There aren’t a ton of highlights today – Eyes of the World is good, but the Playin’ in the Band that anchors Set II is mediocre for 1974.  Don’t get excited for the 17 minute Morning Dew, either.  It’s as if the band runs out of steam but has too much momentum to not keep plowing through the tune well after they should have ended it.  Again, many of these problems can be traced to the lack of Bob’s guitar, but on the whole, the Dead aren’t giving us their best effort tonight. Stick with Set I and you’ll be a happy, but Bob-less, camper.

Listen here:

Today In Grateful Dead History: February 24, 1974 – Winterland Arena, San Francisco, CA

stealie I’m going to keep this review short and sweet – this show features one of the greatest Dark Stars the Grateful Dead ever performed.  Period.

If you don’t have time to listen to an above-average three-plus hour 1974 concert, just skip right to Dark Star, turn down the lights, turn up the volume and disappear for 45 minutes –  you’ll need half an hour for the Dark Star and another 15 minutes for the great Morning Dew that follows it.

This Dark Star has everything you could want in a Dark Star, from very open, spacey sections to one of the most melodic crescendos you’re ever going to hear.  Bear with this piece – the first ten minutes don’t seem like they are going anywhere, but when you’ve heard the whole thing, you’ll know why the Dead were playing that way at the start.

Once Dark Star concludes, we’re treated to an exceptional version of Morning Dew that is the icing on the cake.  Don’t skip the Dew.  It’ll rattle your windows.

These two songs are all you’re going to need from this show, but there is also a good Playin’ in the Band, a nice Weather Report Suite and, in my opinion, a great version of CandymanChina Cat Sunflower>I Know You Rider is also top shelf.  But, honestly, tonight belongs to Dark Star>Morning Dew.

Go.  Listen.  Now.  Here:

Today In Grateful Dead History: February 22, 1974 – Winterland Arena, San Francisco, CA

stealie The Grateful Dead began 1974 in the same place they would end it – Winterland.  This show, the first of the year, has almost everything that makes 1974 great – long, gooey, jazzed up versions of great songs with a ton of room for improvisation.

1974 saw some of the longest Grateful Dead shows ever performed, and this three set monster is a good example of the format.  There are great versions of songs of all lengths here: short songs like U.S. Blues and the fast (i.e. good) version of They Love Each Other, medium ones like Wharf Rat and Mississippi Half-Step Uptown Toodeloo and the show highlights, Playin’ in the Band and Truckin’.  In between these tunes, there is still another two hours of music.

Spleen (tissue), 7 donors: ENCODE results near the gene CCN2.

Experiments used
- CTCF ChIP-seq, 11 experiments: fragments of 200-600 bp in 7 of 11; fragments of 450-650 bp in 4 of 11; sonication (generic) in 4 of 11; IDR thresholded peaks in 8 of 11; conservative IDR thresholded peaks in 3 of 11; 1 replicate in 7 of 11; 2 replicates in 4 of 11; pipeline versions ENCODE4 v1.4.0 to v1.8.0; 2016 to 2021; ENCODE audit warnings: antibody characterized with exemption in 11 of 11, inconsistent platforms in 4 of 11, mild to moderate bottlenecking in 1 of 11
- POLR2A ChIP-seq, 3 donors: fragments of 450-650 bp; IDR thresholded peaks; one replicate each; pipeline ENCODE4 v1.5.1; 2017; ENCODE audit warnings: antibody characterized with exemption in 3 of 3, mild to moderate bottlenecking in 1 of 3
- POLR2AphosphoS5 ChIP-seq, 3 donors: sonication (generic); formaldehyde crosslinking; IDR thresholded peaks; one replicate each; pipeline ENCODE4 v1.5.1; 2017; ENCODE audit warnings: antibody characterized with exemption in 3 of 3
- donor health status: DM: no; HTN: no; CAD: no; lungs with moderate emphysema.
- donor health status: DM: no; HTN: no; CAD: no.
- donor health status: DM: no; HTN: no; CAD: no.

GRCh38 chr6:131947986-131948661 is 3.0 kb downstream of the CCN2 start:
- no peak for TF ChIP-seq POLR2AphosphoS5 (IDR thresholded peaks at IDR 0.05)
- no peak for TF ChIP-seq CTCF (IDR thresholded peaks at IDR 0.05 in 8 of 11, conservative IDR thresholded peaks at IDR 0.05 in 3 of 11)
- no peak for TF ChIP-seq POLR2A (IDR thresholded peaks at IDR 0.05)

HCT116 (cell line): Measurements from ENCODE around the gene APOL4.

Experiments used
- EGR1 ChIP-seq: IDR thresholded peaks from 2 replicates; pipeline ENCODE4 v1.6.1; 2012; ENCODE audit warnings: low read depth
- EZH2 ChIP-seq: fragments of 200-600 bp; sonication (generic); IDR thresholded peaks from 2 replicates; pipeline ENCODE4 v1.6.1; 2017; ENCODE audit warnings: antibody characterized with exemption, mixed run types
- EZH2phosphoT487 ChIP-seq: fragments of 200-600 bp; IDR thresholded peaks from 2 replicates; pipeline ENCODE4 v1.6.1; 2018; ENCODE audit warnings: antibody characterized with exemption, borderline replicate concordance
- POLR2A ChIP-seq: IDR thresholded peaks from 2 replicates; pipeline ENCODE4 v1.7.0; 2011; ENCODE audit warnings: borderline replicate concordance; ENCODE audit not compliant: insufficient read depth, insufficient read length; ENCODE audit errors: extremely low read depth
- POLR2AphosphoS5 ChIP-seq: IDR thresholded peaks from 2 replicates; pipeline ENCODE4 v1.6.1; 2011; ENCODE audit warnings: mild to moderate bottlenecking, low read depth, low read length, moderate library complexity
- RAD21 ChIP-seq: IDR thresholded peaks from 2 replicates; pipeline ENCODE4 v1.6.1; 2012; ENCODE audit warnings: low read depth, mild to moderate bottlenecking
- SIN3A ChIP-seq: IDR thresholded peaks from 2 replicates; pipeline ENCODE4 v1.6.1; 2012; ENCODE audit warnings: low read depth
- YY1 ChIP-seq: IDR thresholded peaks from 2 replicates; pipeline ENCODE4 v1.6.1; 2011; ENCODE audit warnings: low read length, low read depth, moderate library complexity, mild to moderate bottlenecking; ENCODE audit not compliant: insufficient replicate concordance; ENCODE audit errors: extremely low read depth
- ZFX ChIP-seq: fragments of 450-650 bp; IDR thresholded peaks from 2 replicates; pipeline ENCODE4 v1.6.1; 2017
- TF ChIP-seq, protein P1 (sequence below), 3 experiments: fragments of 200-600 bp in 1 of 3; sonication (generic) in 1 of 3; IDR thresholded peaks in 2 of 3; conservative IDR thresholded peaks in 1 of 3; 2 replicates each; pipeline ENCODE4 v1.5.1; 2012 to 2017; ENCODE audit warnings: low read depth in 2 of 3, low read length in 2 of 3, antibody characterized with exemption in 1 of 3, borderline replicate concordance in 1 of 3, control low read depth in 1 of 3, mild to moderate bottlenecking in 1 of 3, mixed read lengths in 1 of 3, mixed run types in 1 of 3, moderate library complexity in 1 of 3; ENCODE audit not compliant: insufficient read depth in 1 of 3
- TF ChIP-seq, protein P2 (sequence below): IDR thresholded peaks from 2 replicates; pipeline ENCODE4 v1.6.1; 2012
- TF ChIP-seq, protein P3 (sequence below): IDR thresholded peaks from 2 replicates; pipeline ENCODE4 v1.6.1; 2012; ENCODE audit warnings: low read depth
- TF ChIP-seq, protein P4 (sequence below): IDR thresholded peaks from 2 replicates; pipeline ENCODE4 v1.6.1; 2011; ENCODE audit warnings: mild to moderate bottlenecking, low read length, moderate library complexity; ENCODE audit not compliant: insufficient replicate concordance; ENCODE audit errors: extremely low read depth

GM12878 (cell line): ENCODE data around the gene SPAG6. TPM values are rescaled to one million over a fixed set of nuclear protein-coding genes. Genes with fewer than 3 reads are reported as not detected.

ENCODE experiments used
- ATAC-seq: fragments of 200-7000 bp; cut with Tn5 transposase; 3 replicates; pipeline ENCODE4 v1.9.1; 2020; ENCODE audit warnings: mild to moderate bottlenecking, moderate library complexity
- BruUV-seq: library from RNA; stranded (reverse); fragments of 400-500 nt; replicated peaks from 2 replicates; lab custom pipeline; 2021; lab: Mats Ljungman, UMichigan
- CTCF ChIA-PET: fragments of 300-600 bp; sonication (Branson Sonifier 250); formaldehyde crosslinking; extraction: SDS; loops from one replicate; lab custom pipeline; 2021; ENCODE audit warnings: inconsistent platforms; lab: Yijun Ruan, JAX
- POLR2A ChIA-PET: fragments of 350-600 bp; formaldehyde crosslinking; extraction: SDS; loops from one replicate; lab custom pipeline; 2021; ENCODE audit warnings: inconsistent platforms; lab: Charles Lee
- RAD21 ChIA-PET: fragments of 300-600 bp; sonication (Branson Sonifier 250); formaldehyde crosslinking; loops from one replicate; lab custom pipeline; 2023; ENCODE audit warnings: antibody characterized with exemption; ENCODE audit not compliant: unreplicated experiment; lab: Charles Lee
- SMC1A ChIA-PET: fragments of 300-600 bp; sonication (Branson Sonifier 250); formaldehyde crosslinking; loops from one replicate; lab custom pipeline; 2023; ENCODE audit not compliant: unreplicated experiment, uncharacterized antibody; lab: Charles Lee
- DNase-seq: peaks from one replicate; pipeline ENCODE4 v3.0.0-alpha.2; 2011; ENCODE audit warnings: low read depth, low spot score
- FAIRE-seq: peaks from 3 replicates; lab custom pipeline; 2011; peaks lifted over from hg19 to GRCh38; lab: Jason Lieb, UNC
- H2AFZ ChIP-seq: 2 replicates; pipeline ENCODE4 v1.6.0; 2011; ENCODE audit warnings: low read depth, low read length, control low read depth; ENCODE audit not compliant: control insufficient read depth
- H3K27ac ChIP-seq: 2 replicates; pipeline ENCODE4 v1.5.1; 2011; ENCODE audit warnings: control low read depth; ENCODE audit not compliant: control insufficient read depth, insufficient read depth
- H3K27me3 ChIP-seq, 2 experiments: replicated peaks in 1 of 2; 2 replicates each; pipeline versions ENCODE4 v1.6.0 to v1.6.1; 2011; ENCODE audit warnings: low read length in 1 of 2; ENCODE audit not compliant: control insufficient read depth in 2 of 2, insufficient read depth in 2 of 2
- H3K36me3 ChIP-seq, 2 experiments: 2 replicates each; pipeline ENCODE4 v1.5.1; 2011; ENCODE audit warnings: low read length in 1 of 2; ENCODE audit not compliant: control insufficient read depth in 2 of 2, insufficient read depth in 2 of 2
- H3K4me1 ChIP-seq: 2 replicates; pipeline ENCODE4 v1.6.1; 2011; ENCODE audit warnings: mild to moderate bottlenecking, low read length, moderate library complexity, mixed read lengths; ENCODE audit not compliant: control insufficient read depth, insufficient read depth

Let’s talk about Playin’ in the Band for a minute, because this is one of the first times that I remember Slipknot making an appearance as a motif in a Grateful Dead jam.  This comes 2/3 of the way through an expansive, dialed in Playin’ that amazed me given that this was the band’s first show in a couple of months.  Later on (like almost an hour later on), Truckin’ also goes far out there, like many good versions of the song did in 1974.

The Dead would get crazier and crazier as 1974 progressed and things like Seastones started to happen, so this relatively laid back affair is a fantastic introduction to 1974, a hell of a way to start the year, and it features an all time great Playin’.  Check this one out.

Listen to the soundboard here:

Today In Grateful Dead History: October 20, 1974 – Winterland Arena, San Francisco, CA

stealie This was the last show that the Grateful Dead played before their year and a half hiatus and it’s a smoker from beginning to end.  However, listener beware.  This show (like all of the shows from this Winterland run) is notorious for the terrible sound of the recordings.  This problem is not limited to the Archive selections, but includes the actual live album that was generated from these shows and released in 1976, Steal Your Face, which is consistently considered one of the worst albums the Grateful Dead ever put out.  In an attempt to rectify the problems with that album, the Dead have since released a box set documenting this run, called The Grateful Dead Movie Soundtrack, with slightly better sound.  (Yup, these shows were also filmed for the eventual Grateful Dead Movie).  So when it comes to the recordings on the Archive, nothing is going to sound very good if you are interested in well-mixed shows.  On the other hand, Phil and Bill are incredibly high (in the mix) throughout this performance, and it’s a great chance to hear them in their glory.  There is also something really  funky about the sound tonight, probably due to all of the fuzz and the huge bass tone, that just makes everything sound like a party.

And what a party it is.  Remember, when this show took place, it was being billed as the potential final performance by the Grateful Dead, so everyone was in a nostalgic mood.  Hell, Mickey Hart even showed up and played with the Dead from the start of the second set through the end, marking his official return to the band.  To add to the atmosphere, Ned Lagin also sat in throughout most of the second half, although it’s nearly impossible to hear him on the recordings.